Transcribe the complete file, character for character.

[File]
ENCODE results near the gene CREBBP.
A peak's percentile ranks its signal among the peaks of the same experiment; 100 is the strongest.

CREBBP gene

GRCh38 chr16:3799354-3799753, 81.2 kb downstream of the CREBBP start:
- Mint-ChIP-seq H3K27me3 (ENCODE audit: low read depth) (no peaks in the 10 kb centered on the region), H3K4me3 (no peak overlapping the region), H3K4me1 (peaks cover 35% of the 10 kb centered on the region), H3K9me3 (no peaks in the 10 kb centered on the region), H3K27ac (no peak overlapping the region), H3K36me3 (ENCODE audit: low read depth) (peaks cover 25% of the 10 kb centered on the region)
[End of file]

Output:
ENCODE results near the gene CREBBP.
A peak's percentile ranks its signal among the peaks of the same experiment; 100 is the strongest.

CREBBP gene

GRCh38 chr16:3799354-3799753, 81.2 kb downstream of the CREBBP start:
- Mint-ChIP-seq H3K27me3 (ENCODE audit: low read depth) (no peaks in the 10 kb centered on the region), H3K4me3 (no peak overlapping the region), H3K4me1 (peaks cover 35% of the 10 kb centered on the region), H3K9me3 (no peaks in the 10 kb centered on the region), H3K27ac (no peak overlapping the region), H3K36me3 (ENCODE audit: low read depth) (peaks cover 25% of the 10 kb centered on the region)